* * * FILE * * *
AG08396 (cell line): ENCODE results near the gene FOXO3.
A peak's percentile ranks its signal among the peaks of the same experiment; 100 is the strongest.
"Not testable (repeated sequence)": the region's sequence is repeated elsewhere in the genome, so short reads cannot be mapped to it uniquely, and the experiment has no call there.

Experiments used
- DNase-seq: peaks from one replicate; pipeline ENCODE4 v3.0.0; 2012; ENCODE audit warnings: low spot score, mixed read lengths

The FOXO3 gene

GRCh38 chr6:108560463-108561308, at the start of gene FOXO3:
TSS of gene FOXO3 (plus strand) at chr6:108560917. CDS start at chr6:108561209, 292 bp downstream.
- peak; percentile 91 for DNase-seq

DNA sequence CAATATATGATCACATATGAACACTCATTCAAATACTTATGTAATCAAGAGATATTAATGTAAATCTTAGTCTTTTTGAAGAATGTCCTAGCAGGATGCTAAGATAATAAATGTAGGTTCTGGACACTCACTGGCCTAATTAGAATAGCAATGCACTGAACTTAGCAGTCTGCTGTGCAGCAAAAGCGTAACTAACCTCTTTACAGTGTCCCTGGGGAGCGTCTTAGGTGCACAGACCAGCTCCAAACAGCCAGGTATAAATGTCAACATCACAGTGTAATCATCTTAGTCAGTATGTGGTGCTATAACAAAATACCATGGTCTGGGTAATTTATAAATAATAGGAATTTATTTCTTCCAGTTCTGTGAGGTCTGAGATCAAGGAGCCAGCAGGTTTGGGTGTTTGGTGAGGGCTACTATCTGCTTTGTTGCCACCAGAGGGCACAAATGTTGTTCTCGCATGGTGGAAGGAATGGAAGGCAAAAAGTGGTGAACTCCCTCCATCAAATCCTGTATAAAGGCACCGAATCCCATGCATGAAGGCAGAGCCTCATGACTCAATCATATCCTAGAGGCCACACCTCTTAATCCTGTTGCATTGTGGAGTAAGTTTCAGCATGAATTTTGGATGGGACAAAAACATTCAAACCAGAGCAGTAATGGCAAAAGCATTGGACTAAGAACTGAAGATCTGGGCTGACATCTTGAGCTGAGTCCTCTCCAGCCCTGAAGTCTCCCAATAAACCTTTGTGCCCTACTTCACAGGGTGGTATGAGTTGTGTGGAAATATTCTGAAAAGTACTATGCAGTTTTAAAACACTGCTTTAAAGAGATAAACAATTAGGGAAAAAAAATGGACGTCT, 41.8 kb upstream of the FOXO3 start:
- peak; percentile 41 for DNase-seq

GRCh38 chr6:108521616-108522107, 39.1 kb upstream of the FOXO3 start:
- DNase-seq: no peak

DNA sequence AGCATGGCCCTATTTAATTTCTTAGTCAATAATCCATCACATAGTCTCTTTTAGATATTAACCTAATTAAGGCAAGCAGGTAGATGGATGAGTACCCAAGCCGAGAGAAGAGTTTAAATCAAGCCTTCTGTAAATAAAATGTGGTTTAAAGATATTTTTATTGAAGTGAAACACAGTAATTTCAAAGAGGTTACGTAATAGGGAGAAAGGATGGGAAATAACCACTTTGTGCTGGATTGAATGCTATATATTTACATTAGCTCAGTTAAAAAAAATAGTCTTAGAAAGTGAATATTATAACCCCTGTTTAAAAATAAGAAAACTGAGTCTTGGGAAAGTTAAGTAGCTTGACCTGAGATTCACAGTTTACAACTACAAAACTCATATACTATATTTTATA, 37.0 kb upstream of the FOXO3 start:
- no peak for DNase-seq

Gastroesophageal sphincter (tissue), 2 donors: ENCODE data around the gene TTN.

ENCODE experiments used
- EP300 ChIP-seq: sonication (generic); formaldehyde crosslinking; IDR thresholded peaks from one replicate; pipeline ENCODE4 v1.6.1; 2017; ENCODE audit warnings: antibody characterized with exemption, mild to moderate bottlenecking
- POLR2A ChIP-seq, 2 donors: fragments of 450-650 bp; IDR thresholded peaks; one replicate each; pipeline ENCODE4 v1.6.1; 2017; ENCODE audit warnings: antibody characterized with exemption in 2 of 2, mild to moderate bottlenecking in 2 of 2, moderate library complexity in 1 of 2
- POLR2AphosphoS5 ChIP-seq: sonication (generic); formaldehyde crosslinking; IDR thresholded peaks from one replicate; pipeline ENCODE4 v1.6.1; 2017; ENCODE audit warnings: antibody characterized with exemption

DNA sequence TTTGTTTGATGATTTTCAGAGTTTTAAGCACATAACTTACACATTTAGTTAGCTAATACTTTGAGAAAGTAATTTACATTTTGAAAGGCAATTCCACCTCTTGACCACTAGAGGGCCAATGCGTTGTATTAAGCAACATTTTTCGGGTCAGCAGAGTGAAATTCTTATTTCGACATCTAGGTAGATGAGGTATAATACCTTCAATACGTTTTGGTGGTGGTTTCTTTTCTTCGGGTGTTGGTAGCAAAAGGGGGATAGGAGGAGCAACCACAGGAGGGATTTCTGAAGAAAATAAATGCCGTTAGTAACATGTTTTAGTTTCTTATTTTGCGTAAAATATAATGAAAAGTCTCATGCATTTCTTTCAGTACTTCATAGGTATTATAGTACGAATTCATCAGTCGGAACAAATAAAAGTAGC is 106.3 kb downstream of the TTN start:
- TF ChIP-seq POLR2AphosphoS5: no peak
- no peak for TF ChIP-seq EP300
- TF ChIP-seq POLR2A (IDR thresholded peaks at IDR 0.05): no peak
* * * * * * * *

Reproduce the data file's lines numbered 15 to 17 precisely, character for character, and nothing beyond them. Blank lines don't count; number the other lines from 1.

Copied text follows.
- no peak for DNase-seq

Gastroesophageal sphincter (tissue), 2 donors: ENCODE data around the gene TTN.

ENCODE experiments used